Start by breaking your larger business goals into smaller objectives by job function. What activities must an AE prioritize on a daily basis in order for the overall organization to hit its goals? What about an inbound SDR? Outbound SDR?
By cascading large goals down the ranks and breaking them into smaller sub-objectives, it’s easier to remove external concerns and really hone in on what’s important. The idea is that everyone will understand what shared goals they’re working towards but remain focused on the individual goals they should focus their own energy on.
Recommended reading: Building Your First SDR Commission Plan
2. Incentivize a combination of behaviors and outcomes.
It’s an age-old question— what’s more important to incentivize: the results that a salesperson produces, or the activities required to produce those results? The concept of Circle of Influence presents a compelling argument for incentivizing both behaviors and outcomes.
Here’s why: a salesperson has direct control over their behaviors. An inbound SDR has control how fast they respond to a qualified lead but less control over what happens after that lead is passed off to be worked by an AE. Yet, encouraging only an activity (lead follow up time) or only an outcome (closed won opportunities and revenue) will likely cause reps to over-rotate.
Using the same example to illustrate our point– too large a focus on speed-to-lead may cause a high volume of low-quality, ineffective follow up. And, on the other hand, too large a focus on closed/won opportunities and revenue will lead to a disconnect and lack of perceived control.
That’s why it’s important to balance both behaviors and outcomes in commission plans. You can’t only reward an inbound SDR for qualifying and swiftly responding to leads, of course. But if you assign earnings to actions like lead response time— in addition to outcomes like closed won revenue— your team members will be motivated and laser focused on the activities and behaviors required to meet their goals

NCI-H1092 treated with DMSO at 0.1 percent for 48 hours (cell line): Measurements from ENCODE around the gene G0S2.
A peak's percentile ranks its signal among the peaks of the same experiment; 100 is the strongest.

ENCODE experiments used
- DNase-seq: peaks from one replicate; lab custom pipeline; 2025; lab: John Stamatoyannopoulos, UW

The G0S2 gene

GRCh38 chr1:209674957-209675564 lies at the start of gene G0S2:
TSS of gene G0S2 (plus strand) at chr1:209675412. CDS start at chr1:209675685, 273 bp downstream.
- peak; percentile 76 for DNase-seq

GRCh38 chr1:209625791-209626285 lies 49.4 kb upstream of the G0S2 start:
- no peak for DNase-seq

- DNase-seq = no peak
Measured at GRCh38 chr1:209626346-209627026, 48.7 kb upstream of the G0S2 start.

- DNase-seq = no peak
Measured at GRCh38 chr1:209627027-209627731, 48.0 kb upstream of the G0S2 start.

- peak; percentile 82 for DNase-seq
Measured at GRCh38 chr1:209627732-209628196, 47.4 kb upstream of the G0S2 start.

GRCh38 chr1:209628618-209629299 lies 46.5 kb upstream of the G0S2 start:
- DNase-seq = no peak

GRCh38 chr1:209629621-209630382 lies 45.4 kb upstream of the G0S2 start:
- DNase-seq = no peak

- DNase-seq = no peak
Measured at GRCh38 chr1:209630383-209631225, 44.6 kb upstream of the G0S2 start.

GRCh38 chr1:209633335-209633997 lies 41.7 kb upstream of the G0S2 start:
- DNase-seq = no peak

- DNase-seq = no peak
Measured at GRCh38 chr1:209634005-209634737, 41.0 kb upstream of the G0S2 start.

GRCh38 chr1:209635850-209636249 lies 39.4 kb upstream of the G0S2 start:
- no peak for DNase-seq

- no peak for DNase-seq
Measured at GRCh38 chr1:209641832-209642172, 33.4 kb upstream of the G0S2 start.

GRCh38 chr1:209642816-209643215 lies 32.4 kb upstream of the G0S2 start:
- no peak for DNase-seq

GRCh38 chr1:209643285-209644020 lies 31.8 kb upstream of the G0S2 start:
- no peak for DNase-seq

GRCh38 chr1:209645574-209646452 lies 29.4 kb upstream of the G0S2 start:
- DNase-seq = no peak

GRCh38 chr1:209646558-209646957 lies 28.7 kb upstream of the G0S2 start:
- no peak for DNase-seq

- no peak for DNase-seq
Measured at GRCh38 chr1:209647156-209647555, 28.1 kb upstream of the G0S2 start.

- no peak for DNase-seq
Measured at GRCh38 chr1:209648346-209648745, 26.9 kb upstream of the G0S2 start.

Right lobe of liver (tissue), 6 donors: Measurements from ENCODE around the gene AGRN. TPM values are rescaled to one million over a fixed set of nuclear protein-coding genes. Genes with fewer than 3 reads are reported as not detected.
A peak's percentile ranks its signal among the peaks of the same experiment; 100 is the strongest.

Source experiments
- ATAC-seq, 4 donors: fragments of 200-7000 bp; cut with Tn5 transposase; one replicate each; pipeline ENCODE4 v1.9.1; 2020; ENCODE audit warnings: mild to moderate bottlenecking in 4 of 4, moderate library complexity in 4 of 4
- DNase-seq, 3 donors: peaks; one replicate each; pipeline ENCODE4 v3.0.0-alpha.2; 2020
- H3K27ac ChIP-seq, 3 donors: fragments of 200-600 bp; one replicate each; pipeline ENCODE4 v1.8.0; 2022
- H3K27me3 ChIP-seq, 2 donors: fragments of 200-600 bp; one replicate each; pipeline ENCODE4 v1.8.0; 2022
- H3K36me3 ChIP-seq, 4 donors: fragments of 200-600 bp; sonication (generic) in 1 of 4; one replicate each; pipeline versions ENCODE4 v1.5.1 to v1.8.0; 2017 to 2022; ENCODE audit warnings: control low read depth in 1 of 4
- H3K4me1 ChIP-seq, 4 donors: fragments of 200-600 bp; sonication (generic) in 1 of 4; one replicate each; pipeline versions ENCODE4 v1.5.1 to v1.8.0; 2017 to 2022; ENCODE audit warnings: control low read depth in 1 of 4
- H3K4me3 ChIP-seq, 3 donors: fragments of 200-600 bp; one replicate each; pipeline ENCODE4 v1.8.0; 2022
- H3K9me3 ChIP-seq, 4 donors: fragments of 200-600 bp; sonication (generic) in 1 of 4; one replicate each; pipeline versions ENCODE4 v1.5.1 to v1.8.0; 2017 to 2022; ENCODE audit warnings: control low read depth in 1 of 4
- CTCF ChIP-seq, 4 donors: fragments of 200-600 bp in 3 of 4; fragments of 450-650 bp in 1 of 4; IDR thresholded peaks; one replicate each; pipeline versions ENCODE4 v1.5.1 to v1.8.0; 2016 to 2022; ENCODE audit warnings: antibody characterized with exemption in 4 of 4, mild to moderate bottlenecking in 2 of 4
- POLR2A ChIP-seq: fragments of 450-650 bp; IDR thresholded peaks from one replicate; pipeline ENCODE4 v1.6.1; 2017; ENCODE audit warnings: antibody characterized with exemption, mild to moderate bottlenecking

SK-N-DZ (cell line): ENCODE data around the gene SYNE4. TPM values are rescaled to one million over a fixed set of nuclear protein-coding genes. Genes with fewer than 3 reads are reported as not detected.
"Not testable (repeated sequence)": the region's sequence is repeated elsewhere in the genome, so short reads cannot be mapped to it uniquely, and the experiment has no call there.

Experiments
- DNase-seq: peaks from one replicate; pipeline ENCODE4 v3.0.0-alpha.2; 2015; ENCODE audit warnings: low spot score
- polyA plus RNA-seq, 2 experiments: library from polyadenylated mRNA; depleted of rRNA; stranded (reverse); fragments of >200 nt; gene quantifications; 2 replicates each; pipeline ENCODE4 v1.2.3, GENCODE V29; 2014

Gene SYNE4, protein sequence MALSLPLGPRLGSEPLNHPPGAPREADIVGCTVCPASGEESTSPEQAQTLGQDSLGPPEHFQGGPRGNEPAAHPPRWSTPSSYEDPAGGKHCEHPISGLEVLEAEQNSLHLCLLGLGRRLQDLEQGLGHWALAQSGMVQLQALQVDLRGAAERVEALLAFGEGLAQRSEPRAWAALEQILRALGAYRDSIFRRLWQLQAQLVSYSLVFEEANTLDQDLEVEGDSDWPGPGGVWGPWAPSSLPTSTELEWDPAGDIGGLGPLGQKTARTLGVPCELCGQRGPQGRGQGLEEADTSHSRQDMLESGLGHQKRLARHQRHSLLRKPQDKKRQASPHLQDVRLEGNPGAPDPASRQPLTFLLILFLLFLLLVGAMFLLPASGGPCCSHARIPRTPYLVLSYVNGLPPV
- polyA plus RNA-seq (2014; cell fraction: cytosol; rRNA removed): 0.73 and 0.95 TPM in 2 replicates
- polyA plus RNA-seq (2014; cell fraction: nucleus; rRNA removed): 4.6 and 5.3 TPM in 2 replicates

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3. Be specific, but not complicated.
As we’ve already covered, there are a lot of variables in a salesperson’s Circle of Concern that they can’t control or influence. But, that doesn’t mean their Circle of Influence can’t become overcrowded as well. A sales rep might understand the behaviors and outcomes they have influence over, but the list can get long and difficult to prioritize.
Although we’ve stressed the importance of specificity when it comes to creating effective comp plans, it’s important to clarify that ‘specific’ doesn’t and shouldn’t mean ‘complicated’. The goal of The Circle of Influence conversation is to eliminate distractions and isolate clear and specific factors. Remember to keep that idea at the forefront of your mind when implementing any changes to your comp plans.
Our friend, Chris Semain, Principal and Tech Practice Leader at the Alexander Group, explained this well in an interview with Spiff, “Too simple of a plan and you’re not going to drive all the behaviors you want. At the same time, if you have ten priorities and they’re all number one, you’re going to wind up with a plan that your Ops team won’t be able to administer, and reps won’t be able to understand. You need to be mindful of what you can operationalize in your environment,” says Semain.
Recommended reading: 4 Reasons to Automate Your Sales Commission Process
It’s important to remember that control is not an either/or concept. There are variables that a salesperson can completely control, some they only have indirect control over, others they can strongly influence, and some they can’t impact at all— and the same goes for the employees designing comp plans.
Use the Circle of Influence concept to keep those variables where they belong. When your commission plans emphasize worthwhile actions and mitigate futile concerns, you’ll help sales reps focus on their own personal Circle of Influence.
Spiff is a new class of commission software that combines the familiarity and ease-of-use of a spreadsheet with the power of automation at scale- enabling finance and sales operations teams to self-manage complex incentive compensation plans with ease. Spiff is designed to facilitate trust across organizations, motivate sales teams, increase visibility into performance and earnings, and ultimately, drive top line growth. The platform’s intuitive UI, in-depth reporting capabilities, and seamless integrations make it the first choice among high-growth and enterprise organizations.